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Crime & Courts

1st 7-Eleven armed robbery defendant heads to trial

22-year-old Chicago man waives right to jury trial

A Chicago man charged in the armed robbery of the Sycamore 7-Eleven that left a clerk with two gunshot wounds is banking on a judge, rather than a jury, when he goes to trial next week.

DeAngelo D. Bryant, 22, 1100 block of West 10th Street, Chicago, will go to trial at 10 a.m. Tuesday. Until his final jury setting Thursday afternoon, it was presumed he’d have a jury trial. His lawyer Bob Nolan, however, said after consulting his client, Bryant said he’d rather go before Judge William Brady.

Bryant is charged with armed robbery, and Brady reminded him of the sentencing parameters Bryant heard from Chief Judge Robbin Stuckert back in July: He could face 21 to 45 years in prison, if convicted, and would not be eligible for parole.

Bryant has been held in the DeKalb County Jail without bond since July 25, when he was arrested after a single-vehicle crash in Elmhurst, hours after prosecutors said he and Terrance E. Storey, 29, of the 300 block of West 100th Street, and Tevin T. Woods, 27, of the 6000 block of South Ellis Avenue, robbed the 7-Eleven at 404 W. State St., Sycamore.

Police said in court records that Storey shot the clerk twice in the leg, but during the bond hearing in July, First Assistant State’s Attorney Stephanie Klein said all three men had spent their night plotting which convenience stores they could rob. All three of them have been held without bond since Stuckert’s ruling July 31.

Woods also could face 21 to 45 years in prison, if convicted. If Storey, who told police he fired the gun twice to scare the clerk at the convenience store, is convicted of armed robbery, he could face 31 years to natural life in prison.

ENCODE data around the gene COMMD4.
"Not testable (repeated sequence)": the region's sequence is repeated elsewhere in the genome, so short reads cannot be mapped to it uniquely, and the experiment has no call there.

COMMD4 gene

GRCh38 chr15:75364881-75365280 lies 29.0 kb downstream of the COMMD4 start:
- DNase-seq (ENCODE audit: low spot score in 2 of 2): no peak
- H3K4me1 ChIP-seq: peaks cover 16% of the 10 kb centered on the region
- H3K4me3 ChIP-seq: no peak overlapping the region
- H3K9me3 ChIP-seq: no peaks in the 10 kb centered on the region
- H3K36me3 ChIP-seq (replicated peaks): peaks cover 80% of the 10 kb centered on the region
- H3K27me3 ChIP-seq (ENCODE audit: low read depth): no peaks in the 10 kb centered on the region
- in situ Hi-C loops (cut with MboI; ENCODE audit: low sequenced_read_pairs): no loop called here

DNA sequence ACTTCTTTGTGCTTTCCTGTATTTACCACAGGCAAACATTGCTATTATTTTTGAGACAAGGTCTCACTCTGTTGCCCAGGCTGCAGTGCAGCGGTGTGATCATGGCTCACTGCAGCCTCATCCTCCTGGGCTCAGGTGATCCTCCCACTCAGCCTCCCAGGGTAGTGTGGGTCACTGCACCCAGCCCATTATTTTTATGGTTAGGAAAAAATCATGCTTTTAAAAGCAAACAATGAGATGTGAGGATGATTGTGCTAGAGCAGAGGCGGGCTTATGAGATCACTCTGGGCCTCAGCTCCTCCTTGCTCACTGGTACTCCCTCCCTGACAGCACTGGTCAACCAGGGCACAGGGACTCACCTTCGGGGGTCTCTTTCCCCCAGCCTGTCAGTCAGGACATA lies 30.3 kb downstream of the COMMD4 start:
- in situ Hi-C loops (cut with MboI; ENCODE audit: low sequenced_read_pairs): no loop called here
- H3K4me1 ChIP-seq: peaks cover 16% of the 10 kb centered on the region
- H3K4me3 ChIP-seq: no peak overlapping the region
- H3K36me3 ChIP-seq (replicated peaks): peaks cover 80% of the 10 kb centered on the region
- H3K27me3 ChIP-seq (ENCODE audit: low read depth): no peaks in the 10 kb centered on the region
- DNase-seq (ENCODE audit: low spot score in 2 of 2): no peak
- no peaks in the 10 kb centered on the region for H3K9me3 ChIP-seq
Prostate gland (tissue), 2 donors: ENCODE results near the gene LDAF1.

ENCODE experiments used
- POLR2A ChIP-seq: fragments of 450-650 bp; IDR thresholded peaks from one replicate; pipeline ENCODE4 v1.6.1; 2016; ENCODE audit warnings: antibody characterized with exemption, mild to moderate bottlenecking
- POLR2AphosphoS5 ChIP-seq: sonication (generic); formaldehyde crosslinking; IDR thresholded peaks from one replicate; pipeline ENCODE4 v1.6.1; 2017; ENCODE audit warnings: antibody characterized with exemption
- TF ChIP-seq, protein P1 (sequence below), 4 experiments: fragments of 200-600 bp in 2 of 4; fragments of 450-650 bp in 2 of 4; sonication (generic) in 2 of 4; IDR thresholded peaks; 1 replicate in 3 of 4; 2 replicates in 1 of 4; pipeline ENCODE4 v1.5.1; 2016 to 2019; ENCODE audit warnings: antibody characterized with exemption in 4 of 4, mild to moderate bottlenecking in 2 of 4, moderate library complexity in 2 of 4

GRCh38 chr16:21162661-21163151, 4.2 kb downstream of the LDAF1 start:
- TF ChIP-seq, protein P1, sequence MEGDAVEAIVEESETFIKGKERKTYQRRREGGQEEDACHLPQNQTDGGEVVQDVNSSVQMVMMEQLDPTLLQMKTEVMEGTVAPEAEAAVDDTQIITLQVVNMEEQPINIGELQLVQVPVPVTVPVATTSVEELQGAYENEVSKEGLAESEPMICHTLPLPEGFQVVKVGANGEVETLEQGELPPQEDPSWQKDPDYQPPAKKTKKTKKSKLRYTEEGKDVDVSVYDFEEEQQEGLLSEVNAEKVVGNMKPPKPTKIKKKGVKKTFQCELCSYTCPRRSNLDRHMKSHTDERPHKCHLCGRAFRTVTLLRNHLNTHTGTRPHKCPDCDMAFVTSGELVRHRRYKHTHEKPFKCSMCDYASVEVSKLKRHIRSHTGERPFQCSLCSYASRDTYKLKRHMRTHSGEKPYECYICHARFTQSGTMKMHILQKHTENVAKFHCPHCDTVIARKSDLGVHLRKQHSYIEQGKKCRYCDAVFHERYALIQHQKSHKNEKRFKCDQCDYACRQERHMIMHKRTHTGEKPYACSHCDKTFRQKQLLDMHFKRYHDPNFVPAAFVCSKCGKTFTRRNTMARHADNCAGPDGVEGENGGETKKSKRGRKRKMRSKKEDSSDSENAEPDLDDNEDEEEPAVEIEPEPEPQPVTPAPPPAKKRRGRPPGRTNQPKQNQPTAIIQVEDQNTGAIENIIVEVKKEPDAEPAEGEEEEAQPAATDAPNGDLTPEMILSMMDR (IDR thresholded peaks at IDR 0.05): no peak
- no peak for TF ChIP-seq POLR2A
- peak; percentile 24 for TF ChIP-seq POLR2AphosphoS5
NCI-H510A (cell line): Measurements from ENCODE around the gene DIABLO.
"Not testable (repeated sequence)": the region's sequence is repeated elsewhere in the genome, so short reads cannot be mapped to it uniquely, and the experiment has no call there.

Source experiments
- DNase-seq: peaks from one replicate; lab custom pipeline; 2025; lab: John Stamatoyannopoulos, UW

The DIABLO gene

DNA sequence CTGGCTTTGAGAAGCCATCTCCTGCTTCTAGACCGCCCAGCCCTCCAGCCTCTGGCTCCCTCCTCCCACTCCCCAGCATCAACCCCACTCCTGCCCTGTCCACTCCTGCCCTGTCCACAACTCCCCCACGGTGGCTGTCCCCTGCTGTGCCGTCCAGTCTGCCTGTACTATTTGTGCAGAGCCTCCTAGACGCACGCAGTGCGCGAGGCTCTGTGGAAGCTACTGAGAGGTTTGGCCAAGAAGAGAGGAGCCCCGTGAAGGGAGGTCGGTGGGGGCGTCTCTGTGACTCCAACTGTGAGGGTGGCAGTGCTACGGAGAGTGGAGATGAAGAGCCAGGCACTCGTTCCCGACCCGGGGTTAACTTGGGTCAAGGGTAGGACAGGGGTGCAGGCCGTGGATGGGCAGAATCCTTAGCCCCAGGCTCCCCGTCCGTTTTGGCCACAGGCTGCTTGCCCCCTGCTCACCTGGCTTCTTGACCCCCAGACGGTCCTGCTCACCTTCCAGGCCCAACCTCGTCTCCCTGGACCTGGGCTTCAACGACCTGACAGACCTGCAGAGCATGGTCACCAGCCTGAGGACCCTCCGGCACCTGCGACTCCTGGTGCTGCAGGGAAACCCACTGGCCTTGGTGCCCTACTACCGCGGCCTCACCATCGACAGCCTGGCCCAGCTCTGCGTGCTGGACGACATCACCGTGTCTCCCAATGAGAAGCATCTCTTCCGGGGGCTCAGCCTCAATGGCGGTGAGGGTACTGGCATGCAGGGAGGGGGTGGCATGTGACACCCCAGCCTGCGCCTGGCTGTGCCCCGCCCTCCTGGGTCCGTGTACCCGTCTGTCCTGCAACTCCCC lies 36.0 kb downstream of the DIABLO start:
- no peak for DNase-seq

Klein said the men went on to rob a BP station in Carol Stream, evidence that will be allowed in the trial, court records show.

Woods and Bryant were arrested shortly after 1:30 a.m. July 25, after a single-vehicle crash near North and Indiana avenues in Elmhurst, according to court records. Elmhurst police said they found Storey about 8:05 a.m. July 25 under a resident’s outdoor deck in the 100 block of East Lake Frontage Road.

A motion by Nolan, Bryant’s lawyer, asking that his statements to police shouldn’t be allowed, was denied Feb. 22. The motion claimed that Bryant suffered a head injury during the crash, and that he wasn’t allowed medical attention.

The motion also said he’d been drinking and smoking marijuana in the 12 hours leading up to his arrest, so he didn’t understand his Miranda rights.

State’s Attorney Rick Amato will join Assistant State’s Attorney Suzanne Collins in prosecuting the case at trial. Collins said she has about 10 witnesses to call. Video of interviews also is expected to be shown.

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